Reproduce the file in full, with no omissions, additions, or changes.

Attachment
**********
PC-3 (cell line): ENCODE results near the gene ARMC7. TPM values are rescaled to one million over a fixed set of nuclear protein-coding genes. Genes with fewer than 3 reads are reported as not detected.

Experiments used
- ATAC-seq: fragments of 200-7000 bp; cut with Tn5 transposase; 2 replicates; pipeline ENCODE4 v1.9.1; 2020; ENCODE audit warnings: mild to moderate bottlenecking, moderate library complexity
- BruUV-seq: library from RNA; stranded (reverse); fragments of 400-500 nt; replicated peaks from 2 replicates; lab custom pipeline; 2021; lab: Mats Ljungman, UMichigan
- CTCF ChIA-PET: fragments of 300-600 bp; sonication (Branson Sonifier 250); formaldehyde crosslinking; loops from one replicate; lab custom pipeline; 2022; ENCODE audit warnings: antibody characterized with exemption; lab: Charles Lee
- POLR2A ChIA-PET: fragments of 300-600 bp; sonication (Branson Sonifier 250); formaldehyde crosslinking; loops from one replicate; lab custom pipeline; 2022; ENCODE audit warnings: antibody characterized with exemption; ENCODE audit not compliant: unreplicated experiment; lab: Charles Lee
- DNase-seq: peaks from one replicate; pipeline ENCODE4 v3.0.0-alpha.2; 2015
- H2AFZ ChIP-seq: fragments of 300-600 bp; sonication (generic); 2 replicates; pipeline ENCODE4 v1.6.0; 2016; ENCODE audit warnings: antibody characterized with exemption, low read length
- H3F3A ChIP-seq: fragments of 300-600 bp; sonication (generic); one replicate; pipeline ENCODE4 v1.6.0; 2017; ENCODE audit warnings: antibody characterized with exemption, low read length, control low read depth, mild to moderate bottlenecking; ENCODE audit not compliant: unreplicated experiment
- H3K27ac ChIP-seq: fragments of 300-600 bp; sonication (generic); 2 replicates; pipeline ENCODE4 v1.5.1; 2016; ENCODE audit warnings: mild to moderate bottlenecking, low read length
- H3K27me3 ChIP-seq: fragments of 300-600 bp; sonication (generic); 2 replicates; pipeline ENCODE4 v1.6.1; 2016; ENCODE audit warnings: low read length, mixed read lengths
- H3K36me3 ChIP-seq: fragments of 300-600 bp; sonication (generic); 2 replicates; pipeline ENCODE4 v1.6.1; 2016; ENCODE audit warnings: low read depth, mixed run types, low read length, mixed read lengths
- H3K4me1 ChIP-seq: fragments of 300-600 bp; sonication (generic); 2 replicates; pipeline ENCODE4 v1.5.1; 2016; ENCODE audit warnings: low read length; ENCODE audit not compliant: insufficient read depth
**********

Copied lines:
PC-3 (cell line): ENCODE results near the gene ARMC7. TPM values are rescaled to one million over a fixed set of nuclear protein-coding genes. Genes with fewer than 3 reads are reported as not detected.

Experiments used
- ATAC-seq: fragments of 200-7000 bp; cut with Tn5 transposase; 2 replicates; pipeline ENCODE4 v1.9.1; 2020; ENCODE audit warnings: mild to moderate bottlenecking, moderate library complexity
- BruUV-seq: library from RNA; stranded (reverse); fragments of 400-500 nt; replicated peaks from 2 replicates; lab custom pipeline; 2021; lab: Mats Ljungman, UMichigan
- CTCF ChIA-PET: fragments of 300-600 bp; sonication (Branson Sonifier 250); formaldehyde crosslinking; loops from one replicate; lab custom pipeline; 2022; ENCODE audit warnings: antibody characterized with exemption; lab: Charles Lee
- POLR2A ChIA-PET: fragments of 300-600 bp; sonication (Branson Sonifier 250); formaldehyde crosslinking; loops from one replicate; lab custom pipeline; 2022; ENCODE audit warnings: antibody characterized with exemption; ENCODE audit not compliant: unreplicated experiment; lab: Charles Lee
- DNase-seq: peaks from one replicate; pipeline ENCODE4 v3.0.0-alpha.2; 2015
- H2AFZ ChIP-seq: fragments of 300-600 bp; sonication (generic); 2 replicates; pipeline ENCODE4 v1.6.0; 2016; ENCODE audit warnings: antibody characterized with exemption, low read length
- H3F3A ChIP-seq: fragments of 300-600 bp; sonication (generic); one replicate; pipeline ENCODE4 v1.6.0; 2017; ENCODE audit warnings: antibody characterized with exemption, low read length, control low read depth, mild to moderate bottlenecking; ENCODE audit not compliant: unreplicated experiment
- H3K27ac ChIP-seq: fragments of 300-600 bp; sonication (generic); 2 replicates; pipeline ENCODE4 v1.5.1; 2016; ENCODE audit warnings: mild to moderate bottlenecking, low read length
- H3K27me3 ChIP-seq: fragments of 300-600 bp; sonication (generic); 2 replicates; pipeline ENCODE4 v1.6.1; 2016; ENCODE audit warnings: low read length, mixed read lengths
- H3K36me3 ChIP-seq: fragments of 300-600 bp; sonication (generic); 2 replicates; pipeline ENCODE4 v1.6.1; 2016; ENCODE audit warnings: low read depth, mixed run types, low read length, mixed read lengths
- H3K4me1 ChIP-seq: fragments of 300-600 bp; sonication (generic); 2 replicates; pipeline ENCODE4 v1.5.1; 2016; ENCODE audit warnings: low read length; ENCODE audit not compliant: insufficient read depth